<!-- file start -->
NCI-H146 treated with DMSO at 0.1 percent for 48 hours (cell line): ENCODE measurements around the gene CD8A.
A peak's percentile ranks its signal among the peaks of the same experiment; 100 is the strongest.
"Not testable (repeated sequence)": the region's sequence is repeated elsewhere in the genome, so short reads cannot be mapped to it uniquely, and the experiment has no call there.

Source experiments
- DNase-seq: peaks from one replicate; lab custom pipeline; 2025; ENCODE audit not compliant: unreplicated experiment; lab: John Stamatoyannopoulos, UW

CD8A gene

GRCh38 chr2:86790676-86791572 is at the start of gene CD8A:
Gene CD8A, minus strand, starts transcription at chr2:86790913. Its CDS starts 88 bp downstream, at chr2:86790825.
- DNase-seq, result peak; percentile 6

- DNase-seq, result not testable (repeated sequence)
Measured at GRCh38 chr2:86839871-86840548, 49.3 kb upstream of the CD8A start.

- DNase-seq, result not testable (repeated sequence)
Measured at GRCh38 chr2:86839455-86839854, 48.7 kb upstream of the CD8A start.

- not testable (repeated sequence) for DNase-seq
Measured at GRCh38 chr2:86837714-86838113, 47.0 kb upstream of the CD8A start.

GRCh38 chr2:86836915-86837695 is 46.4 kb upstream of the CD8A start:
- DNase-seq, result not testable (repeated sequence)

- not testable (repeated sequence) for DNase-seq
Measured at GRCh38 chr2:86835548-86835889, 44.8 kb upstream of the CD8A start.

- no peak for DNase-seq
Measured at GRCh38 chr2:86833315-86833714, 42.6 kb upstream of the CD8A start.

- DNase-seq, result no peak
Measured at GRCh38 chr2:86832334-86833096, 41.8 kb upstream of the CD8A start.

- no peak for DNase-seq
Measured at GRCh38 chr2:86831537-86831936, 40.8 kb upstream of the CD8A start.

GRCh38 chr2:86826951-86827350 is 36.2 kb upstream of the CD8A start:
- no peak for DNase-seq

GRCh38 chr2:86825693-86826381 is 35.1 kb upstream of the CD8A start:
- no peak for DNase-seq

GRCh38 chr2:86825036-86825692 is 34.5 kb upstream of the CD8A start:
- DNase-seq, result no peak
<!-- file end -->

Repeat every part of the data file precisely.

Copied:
NCI-H146 treated with DMSO at 0.1 percent for 48 hours (cell line): ENCODE measurements around the gene CD8A.
A peak's percentile ranks its signal among the peaks of the same experiment; 100 is the strongest.
"Not testable (repeated sequence)": the region's sequence is repeated elsewhere in the genome, so short reads cannot be mapped to it uniquely, and the experiment has no call there.

Source experiments
- DNase-seq: peaks from one replicate; lab custom pipeline; 2025; ENCODE audit not compliant: unreplicated experiment; lab: John Stamatoyannopoulos, UW

CD8A gene

GRCh38 chr2:86790676-86791572 is at the start of gene CD8A:
Gene CD8A, minus strand, starts transcription at chr2:86790913. Its CDS starts 88 bp downstream, at chr2:86790825.
- DNase-seq, result peak; percentile 6

- DNase-seq, result not testable (repeated sequence)
Measured at GRCh38 chr2:86839871-86840548, 49.3 kb upstream of the CD8A start.

- DNase-seq, result not testable (repeated sequence)
Measured at GRCh38 chr2:86839455-86839854, 48.7 kb upstream of the CD8A start.

- not testable (repeated sequence) for DNase-seq
Measured at GRCh38 chr2:86837714-86838113, 47.0 kb upstream of the CD8A start.

GRCh38 chr2:86836915-86837695 is 46.4 kb upstream of the CD8A start:
- DNase-seq, result not testable (repeated sequence)

- not testable (repeated sequence) for DNase-seq
Measured at GRCh38 chr2:86835548-86835889, 44.8 kb upstream of the CD8A start.

- no peak for DNase-seq
Measured at GRCh38 chr2:86833315-86833714, 42.6 kb upstream of the CD8A start.

- DNase-seq, result no peak
Measured at GRCh38 chr2:86832334-86833096, 41.8 kb upstream of the CD8A start.

- no peak for DNase-seq
Measured at GRCh38 chr2:86831537-86831936, 40.8 kb upstream of the CD8A start.

GRCh38 chr2:86826951-86827350 is 36.2 kb upstream of the CD8A start:
- no peak for DNase-seq

GRCh38 chr2:86825693-86826381 is 35.1 kb upstream of the CD8A start:
- no peak for DNase-seq

GRCh38 chr2:86825036-86825692 is 34.5 kb upstream of the CD8A start:
- DNase-seq, result no peak